The simplest lesson in match tactics is: win the match.
Keep your focus on your goal, not the best chance to win the current game
or score the most points or even to avoid being embarrassed. Maximizing
your chance to win the match means making each doubling decision and many play
decisions with the match score (and time if it is a timed match) at the
forefront of your thinking. An honest evaluation of relative skills will
make difference in many situations.
When playing for money, each game stands on its own. You want maximize how much you win and minimize how much you lose over the long run. Leaving aside managing your money and emotions, the mathematical odds should rule your decisions when playing for money. In the long run math works out. In a match, there is no long run. First to the goal wins, the margin doesn't matter. That you were a favorite in given position doesn't matter.
Let's look at some situations:
End of match, you're behind:
When your opponent is within reach of winning, doubling decisions are easy. If your opponent will win the match if he wins the current game then you have nothing to lose by doubling. This is what the Crawford rule recognizes. When the score leader reaches match point, the Crawford rule protects him from an immediate double from the one who is behind for one game.
At other times late in the match, the one trailing has an advantage. If there is a possibility of a gammon, doubling early may cause a drop in an otherwise even game as the leader does not wish to give up the big score.
Playing the pips can also be influenced by being behind. Active moves that may lead to a gammon for either player are much more attractive for the player behind. Keep in mind your opponent is more scared of you making a comeback than you are of making things worse. When you are behind, if things go on evenly you will lose so shake things up. At worst you'll be able to go drown your sorrows quicker.
End of the match, you're ahead:
Obviously this is the flip side. After the Crawford game, your opponent should double at the first opportunity. Usually you will just take and then be careful not to let the emotion of the moment ever make you even think of doubling back. There is however one concept to keep in mind called the free drop. If your opponent needs an even number of points to win, you may drop once without changing the number of games he needs to win. For example, if the score is 10-5, it takes 3 two point games for the player with 5 to win the match. If you drop making the score 10-6, three games are still needed to win. That means if your opponent gets a good first roll and you roll a mediocre response, you can, just once, go on to the next game at no cost by dropping the double.
If ahead but not yet at match point, reasoning is similar but not as clear cut. If you are several points ahead, what you'd really like is to have a series one point games where you win your share and slowly turn a 6-2 advantage into a comfortable 11-7 win. Even 8-6 and out of time works. Your opponent needs 2's and 4's to get back in the match so you should strive for straight forward running games that result in one pointers. Avoid plays with good up sides but that risk disaster if they fail. Better to take a 50/50 chance at 1 point than a 60% chance to win but with a 20% chance of losing a gammon. Especially if a gammon for you doesn't matter. When doubling you want to wait until you want to play the current game for the match. Only when you are sure your opponent should drop do you want to double because if the cube is taken, it will come back immediately if two points is enough for you to win and will come back quickly if things should turn around. If you are up 6-1 in a 9 point match it can be very hard to take a cube back to 4 that could put your opponent back in the match even if it is a clear money take.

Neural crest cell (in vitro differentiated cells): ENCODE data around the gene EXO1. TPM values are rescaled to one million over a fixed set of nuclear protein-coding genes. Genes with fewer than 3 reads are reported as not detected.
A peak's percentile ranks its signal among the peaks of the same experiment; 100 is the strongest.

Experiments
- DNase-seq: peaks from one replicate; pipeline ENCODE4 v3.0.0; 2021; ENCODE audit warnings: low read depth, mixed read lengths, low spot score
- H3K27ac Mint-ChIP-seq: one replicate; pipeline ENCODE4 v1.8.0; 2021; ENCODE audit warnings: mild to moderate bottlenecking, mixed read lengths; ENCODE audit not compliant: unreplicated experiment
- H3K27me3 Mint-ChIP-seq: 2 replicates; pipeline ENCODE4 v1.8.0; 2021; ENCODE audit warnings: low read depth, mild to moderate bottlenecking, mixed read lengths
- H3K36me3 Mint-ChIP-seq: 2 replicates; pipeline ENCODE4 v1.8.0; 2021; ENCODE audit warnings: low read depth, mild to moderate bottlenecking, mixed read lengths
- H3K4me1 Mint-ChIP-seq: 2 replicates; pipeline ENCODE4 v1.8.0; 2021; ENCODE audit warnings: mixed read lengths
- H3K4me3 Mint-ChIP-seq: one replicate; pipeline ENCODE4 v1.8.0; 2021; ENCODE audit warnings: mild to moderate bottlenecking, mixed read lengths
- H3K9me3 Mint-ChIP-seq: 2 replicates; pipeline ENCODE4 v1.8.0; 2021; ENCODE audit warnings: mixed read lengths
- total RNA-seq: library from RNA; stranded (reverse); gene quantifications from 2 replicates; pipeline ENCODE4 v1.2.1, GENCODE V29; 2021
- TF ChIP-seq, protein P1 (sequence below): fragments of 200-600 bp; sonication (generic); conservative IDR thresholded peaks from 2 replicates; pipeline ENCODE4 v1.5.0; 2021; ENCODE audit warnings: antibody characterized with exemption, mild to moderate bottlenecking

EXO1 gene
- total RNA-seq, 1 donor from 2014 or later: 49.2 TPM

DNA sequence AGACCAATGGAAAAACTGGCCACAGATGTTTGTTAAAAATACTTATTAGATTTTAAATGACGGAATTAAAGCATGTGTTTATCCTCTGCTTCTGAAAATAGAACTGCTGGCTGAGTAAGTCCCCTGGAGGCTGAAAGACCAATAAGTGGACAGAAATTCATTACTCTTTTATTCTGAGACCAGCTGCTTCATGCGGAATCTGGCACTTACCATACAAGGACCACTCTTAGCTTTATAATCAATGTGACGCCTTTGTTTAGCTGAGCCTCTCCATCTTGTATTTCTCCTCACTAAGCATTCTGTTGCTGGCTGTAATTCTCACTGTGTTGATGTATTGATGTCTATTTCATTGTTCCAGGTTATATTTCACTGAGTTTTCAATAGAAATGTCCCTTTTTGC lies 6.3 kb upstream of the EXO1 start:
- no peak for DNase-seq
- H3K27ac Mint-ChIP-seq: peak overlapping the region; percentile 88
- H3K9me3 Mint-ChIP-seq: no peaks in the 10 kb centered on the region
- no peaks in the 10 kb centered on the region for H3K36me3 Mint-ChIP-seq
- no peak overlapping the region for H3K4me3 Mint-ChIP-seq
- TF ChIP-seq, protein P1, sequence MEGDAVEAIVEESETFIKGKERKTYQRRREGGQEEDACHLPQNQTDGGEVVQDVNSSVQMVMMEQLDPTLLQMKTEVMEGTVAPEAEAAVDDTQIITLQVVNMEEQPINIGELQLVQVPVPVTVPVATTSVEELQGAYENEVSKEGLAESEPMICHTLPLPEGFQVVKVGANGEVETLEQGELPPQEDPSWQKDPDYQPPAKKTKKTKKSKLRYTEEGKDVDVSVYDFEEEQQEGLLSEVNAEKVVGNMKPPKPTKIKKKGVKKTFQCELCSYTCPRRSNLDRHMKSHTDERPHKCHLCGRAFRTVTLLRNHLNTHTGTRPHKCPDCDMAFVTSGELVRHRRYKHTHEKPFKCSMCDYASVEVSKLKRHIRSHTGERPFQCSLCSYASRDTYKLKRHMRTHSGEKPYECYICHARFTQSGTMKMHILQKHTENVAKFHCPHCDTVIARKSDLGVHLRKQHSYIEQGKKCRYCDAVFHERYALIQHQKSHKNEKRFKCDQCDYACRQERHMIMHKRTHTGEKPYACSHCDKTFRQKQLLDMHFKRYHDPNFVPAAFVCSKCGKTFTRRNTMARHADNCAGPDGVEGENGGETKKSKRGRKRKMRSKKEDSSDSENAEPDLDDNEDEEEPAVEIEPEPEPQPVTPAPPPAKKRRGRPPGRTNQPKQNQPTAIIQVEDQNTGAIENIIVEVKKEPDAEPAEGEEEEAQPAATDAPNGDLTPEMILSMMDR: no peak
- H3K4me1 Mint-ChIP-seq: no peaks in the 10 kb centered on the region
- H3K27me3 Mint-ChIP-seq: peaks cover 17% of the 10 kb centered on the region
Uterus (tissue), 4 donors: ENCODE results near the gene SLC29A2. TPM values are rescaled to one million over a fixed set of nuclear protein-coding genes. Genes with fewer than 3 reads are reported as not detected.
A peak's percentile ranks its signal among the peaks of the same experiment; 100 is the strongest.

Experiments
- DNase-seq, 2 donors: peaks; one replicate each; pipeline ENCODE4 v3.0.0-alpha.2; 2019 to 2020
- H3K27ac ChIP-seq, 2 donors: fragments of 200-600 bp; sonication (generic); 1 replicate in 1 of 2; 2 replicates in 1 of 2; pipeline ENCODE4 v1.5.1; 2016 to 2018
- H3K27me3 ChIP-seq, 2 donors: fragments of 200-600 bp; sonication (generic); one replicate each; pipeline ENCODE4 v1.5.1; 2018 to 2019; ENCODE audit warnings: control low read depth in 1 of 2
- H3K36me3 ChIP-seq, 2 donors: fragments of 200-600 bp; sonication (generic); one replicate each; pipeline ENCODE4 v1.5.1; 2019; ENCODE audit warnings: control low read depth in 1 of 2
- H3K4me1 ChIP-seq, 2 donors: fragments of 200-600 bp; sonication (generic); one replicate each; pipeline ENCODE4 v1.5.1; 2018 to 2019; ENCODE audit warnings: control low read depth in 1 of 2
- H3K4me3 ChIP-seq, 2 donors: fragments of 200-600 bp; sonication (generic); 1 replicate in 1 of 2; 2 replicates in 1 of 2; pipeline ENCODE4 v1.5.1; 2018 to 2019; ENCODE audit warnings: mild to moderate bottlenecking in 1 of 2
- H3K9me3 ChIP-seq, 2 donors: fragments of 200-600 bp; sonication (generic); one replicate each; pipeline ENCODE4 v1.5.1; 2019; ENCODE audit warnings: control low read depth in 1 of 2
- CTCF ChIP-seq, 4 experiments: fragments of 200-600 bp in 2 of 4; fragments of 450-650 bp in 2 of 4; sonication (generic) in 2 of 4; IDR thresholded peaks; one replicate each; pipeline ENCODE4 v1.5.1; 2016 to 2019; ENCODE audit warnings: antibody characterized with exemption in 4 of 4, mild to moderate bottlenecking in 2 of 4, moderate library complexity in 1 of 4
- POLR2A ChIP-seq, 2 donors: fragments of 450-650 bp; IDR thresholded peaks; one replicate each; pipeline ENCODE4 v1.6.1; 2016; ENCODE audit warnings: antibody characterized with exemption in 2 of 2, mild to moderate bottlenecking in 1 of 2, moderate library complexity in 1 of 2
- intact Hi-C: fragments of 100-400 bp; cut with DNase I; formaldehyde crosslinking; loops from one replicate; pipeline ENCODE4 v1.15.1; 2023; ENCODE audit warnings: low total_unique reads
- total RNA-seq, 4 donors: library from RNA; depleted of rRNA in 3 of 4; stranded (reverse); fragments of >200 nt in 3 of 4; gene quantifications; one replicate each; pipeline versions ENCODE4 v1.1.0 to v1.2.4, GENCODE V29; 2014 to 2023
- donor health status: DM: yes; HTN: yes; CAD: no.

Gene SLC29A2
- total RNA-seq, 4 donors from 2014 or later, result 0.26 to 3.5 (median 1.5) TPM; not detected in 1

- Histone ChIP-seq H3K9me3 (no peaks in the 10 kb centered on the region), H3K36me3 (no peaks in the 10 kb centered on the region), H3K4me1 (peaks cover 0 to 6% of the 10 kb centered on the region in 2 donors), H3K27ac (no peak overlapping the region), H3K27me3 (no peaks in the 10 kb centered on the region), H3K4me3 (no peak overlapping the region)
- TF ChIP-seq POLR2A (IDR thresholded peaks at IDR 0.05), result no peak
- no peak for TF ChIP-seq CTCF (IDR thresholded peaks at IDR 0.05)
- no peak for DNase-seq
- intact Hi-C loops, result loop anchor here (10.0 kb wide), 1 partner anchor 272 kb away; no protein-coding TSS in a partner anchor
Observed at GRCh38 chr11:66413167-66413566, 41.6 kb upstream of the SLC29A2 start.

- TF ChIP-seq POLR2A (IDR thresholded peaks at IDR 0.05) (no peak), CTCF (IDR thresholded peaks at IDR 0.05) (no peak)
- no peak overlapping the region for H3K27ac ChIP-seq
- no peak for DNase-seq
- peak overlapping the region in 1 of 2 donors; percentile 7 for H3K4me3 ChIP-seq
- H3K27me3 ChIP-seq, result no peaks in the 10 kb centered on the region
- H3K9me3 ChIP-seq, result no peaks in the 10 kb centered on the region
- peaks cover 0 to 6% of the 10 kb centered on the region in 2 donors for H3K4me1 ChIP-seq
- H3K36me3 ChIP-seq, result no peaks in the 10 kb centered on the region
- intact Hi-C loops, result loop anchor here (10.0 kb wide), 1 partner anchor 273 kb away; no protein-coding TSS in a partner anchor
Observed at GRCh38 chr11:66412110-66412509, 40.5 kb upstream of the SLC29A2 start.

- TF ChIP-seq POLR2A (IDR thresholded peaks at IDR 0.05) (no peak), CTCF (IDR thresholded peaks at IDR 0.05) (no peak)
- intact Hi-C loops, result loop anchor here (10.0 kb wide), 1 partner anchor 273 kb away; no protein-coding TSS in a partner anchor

Early in the match, you are the weaker player:
If you believe your opponent is very likely to win a long match, you want to shorten it as much as possible. It is to your advantage to take marginal doubles and redouble as soon as the tide of the game turns. Suppose you estimate you have 1 chance in 10 of beating a better player. If you can, make the match be decided on one big game. If you have a 25% position on a 4 cube, your opponent is more afraid than you are. Your best chance to win is to get lucky in one game. The more games you play, the more likely luck will even out and skill will prevail. In a way, you should play like you are behind right from the start. You will be feared!
Early in the match, you are the stronger player:
Lots of games where technique overcomes the whims of the dice is one plan. The other is to take advantage potential gammon situations where your opponent doesn't recognize the danger. Even if behind early in the match, you still want to grind out the win but risky complex positions become more attractive, complexity favors you while the risk is more worthwhile when you trail.
Playing slowly when time is a factor is, in my mind, socially unacceptable. Chess time clocks have been used in backgammon tournaments where this has been a problem. I would hope a group of gracious congenial players like ours would not have this become an issue. On the other hand, favoring long drawn out games when you are ahead and time is short is sound tactics. Even taking a double so as to play out a long game for two may be better than dropping two quick cubes and starting a third game. Again you shouldn’t change your pace of play when ahead and time is waning but you can choose the type of game you play.